People were bringing little children to him in order that he might touch them; and the disciples spoke sternly to them. But when Jesus saw this, he was indignant and said to them, “Let the little children come to me; do not stop them; for it is to such as these that the kingdom of God belongs. Truly I tell you, whoever does not receive the kingdom of God as a little child will never enter it.” And he took them up in his arms, laid his hands on them, and blessed them.
We tend, and the popular culture even more so, to think of this as a cute story, that Jesus loved little kids and so wanted to give them all hugs. I’ve tried to dispel that a bit by noting that Jesus was probably creating more of a scene than we might imagine by scooping up these cast-offs, these diseased and sick children, into his healing embrace.
In case anyone watching – then or now – might have missed that, Jesus then takes it a step further; indeed, he ups the ante considerably by saying that it is “to such as these that the kingdom of God belongs.”
Consider that, for a moment. God’s kingdom belongs to the weak, to the ill, to the cast off, to the most vulnerable. If this is true, it is like no other kingdom we’ve ever heard of. Kingdoms, after all, are built through power. From the Roman Empire to the American, it’s muscles and brains and hard work and vibrant industries and growing economies and strong militaries that build kingdoms. But Jesus says God’s kingdom belongs not to the strong but to the weak, not to the powerful but to the powerless. Truly, this is a different kind of kingdom.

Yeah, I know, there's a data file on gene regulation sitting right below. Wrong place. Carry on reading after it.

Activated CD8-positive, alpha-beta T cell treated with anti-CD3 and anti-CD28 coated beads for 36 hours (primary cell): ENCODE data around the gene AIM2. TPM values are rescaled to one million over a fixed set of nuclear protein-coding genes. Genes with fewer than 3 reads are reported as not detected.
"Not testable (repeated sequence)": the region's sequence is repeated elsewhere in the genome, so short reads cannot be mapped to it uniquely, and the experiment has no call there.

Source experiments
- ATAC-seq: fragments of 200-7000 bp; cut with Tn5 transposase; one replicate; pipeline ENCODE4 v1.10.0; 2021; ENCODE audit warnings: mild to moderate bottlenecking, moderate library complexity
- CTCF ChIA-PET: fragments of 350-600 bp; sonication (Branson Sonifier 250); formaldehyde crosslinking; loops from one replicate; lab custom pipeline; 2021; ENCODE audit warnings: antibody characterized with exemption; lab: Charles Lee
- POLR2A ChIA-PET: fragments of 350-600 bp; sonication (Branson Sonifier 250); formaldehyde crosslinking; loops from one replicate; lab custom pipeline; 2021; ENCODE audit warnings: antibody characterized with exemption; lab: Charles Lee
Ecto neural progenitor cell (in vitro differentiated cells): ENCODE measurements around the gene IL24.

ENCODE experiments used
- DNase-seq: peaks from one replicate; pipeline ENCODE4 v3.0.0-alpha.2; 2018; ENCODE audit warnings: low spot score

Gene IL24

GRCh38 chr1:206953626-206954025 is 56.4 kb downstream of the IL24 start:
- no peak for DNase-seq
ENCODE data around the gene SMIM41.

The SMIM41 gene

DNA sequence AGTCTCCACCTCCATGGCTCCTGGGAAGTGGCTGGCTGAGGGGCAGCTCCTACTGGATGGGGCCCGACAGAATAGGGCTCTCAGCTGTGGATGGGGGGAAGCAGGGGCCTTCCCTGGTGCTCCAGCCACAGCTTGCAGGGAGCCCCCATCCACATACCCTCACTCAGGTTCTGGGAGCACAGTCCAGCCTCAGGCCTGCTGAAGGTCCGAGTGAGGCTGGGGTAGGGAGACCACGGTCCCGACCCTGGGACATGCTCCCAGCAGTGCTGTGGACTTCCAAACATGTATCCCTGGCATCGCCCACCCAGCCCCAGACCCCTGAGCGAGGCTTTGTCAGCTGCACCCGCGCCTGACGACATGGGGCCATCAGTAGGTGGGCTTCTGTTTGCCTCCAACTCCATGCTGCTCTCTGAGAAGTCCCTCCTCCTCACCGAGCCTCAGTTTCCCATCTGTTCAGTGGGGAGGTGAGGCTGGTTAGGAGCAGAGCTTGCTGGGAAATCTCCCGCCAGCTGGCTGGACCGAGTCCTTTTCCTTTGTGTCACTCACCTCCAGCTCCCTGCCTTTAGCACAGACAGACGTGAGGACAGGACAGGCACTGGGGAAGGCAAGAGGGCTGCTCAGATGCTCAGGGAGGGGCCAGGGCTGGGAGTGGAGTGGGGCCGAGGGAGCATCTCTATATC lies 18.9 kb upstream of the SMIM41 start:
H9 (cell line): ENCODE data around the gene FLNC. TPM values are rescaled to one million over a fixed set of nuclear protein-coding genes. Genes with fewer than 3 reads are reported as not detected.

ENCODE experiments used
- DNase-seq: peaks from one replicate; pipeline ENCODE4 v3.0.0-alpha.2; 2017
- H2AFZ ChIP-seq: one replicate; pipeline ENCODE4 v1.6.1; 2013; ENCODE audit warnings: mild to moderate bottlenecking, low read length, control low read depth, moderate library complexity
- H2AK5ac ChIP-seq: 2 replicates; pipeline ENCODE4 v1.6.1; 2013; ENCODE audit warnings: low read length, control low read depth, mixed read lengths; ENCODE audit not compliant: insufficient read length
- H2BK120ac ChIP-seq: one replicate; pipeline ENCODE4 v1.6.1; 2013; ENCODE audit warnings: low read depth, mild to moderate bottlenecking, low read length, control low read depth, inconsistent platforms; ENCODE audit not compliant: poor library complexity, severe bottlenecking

Not only that, but Jesus also says that only those who receive the Kingdom of God like these children will enter it. That is, when we look to our strengths or power or possessions to secure our future and good, we will be disappointed. Only those aware of their brokenness and need, after all, can receive help.
And when you recognize the import – indeed, the scandal – of what Jesus is saying, you realize that this encounter with these children is another foreshadowing of the cross, where the righteousness of God will come wrapped in vulnerability and the power of God will be revealed in weakness. Those who are confident of the kingdoms of the world will look upon this spectacle as foolishness. But those who are broken, hurting, alone or ill will look and see God there, in this broken figure, eager to gather them into God’s healing arms and embrace them in redemptive love.
Prayer: Dear God, gives us the eyes of faith to see in brokenness your presence and summons, that we might be met by you in our need and meet you in the need of our neighbor. In Jesus’ name, Amen.